by Lloyd Alexander
I grew up reading the Chronicles of Prydain by Alexander, and I only discovered as an adult that, in fact, the man wrote several other books. It’s been a lot of fun discovering and reading those other novels, even though it makes me feel kind of dumb that I didn’t already know about them; after all, Alexander won two National Book Awards and was nominated for four more, so . . . I guess everybody but me knew about his broader legacy. I would like to blame my parents for not telling me about Alexander’s other books. And also Piers Anthony, who so captivated my youthful love of fantasy that I read every single one of his books. Including his genuinely crappy autobiography, Bio of an Ogre.
Blame and castigations aside though, this is a genuinely good book. It is more adult than the Chronicles of Prydain: it really only belongs in fantasy because it’s Lloyd Alexander. He never writes with too much magic, but this book has none; rather, it has – politics. It’s about a printer’s assistant, Theo, who goes on the run after his master Anton is killed by the military as part of an attempt to control the press. The printer’s assistant hooks up with a con man and snake oil salesman who is a mixture of Shakespeare’s Falstaff, and the King and Duke from Huck Finn; he’s a big, bombastic, lovable rogue who makes no bones about the fact that he’s in it for the money and will tell whatever lies he can in order to get it. He’s a lot of fun and he makes the book a lot of fun.
It isn’t all fun and games, though: the fear and anger over the printer’s death and the subsequent flight are quite serious. Theo eventually parts ways with the con man and joins up with a group of intellectuals leading a rebellion, who are a great set of characters; the last third of the book is a quite realistic portrayal of the beginnings of a revolution, including Theo’s efforts to print anti-royalist pamphlets as his own efforts to free the people. Yeah: definitely not a simple children’s book.
The book leans more fantasy in the royal aspect of the politics: although there is a definitely historical feel in the elements about revolution, the causes of the nation’s oppression come straight from a fairy tale. The king is bereft and despondent to the point of uselessness over the death, several years ago, of his beloved only daughter. An evil counselor – I definitely think of Jafar from Disney’s Aladdin, or Flagg from Stephen King’s The Eyes of the Dragon – has taken over running the kingdom, and is trying to consolidate power for himself, becoming a tyrant in the process. He is overcome not by the revolution, but by the direct actions of our hero, who essentially saves the day – though there is a twist I won’t give away.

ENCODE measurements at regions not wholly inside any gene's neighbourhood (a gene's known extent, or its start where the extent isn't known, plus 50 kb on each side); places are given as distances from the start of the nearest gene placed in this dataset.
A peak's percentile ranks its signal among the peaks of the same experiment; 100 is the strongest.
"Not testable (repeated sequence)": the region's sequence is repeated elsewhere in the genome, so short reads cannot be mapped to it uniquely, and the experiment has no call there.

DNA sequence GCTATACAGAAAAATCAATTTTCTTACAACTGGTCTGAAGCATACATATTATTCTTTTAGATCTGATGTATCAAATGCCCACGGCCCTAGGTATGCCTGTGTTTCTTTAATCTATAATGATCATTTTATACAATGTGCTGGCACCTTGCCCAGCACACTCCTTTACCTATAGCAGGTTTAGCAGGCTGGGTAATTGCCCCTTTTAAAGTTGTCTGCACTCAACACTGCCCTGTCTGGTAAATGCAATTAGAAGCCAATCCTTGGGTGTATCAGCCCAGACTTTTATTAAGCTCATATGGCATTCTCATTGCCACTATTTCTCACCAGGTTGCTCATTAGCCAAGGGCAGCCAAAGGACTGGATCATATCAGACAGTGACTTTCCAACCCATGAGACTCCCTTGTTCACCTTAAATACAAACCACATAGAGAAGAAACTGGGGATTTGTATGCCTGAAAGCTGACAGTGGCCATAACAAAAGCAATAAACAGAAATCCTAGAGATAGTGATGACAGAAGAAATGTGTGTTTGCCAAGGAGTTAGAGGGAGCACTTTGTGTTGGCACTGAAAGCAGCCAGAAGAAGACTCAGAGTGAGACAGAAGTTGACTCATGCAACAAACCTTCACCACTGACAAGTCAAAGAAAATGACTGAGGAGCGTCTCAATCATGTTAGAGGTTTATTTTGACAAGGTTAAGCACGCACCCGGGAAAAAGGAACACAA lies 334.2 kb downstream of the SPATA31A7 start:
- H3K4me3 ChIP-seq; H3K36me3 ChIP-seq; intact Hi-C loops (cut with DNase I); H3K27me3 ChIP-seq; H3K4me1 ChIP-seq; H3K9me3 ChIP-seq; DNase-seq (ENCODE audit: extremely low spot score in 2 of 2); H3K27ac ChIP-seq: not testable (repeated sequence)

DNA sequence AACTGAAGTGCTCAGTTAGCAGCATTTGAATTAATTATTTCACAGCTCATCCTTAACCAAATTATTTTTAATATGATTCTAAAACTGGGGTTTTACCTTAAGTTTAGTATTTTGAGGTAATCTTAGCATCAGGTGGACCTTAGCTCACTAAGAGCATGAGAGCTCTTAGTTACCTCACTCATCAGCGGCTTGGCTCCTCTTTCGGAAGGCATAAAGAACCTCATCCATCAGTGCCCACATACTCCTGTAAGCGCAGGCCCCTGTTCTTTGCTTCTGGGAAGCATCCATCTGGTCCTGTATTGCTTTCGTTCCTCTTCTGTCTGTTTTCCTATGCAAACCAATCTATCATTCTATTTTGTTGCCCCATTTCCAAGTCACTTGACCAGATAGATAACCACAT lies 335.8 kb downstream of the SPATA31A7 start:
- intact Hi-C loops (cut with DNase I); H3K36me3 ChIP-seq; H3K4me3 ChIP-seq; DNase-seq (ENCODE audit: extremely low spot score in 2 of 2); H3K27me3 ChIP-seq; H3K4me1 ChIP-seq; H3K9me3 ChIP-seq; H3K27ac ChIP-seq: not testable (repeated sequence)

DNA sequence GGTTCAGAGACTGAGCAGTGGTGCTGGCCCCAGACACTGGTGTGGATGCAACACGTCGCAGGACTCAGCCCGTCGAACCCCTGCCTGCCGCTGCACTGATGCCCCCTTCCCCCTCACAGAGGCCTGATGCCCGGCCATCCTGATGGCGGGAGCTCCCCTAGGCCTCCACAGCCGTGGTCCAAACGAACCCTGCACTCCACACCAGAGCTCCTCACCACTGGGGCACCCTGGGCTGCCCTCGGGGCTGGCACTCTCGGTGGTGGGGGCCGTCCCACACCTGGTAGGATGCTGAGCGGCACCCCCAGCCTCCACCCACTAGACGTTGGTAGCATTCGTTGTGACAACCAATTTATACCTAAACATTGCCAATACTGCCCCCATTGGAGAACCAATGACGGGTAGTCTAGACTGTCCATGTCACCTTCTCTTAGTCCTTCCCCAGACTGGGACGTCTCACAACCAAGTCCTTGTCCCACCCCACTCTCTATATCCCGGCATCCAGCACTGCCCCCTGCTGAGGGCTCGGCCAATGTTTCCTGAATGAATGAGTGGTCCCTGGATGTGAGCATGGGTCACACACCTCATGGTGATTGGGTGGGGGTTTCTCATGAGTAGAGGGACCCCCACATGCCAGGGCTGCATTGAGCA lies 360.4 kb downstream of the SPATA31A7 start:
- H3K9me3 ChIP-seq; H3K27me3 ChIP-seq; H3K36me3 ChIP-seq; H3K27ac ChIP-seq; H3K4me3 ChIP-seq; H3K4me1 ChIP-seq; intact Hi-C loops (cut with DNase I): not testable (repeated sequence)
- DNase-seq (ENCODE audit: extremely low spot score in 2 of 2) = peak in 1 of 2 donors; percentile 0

It’s a good book. The characters are well-drawn, as is the setting; the plot is a little haphazard, which I think is because of the mix of fairy tale and historical novel, but it isn’t hard to follow. And the other reason for the somewhat complicated course of the story is: this is the first book of a series of three. So there are seeds planted here, paths started but not taken to their ends, because there is more story to tell.
I’m going to try to find the other two books. I recommend this one.
One last note: the biggest downside of this book, for me, was honestly the cover. I hated this image, and the way it depicted the characters, so much that I tried not looking at it while I was reading the book, and even now I can’t stop thinking bitter thoughts. Yech. But of course, don’t judge this good book by its crappy cover.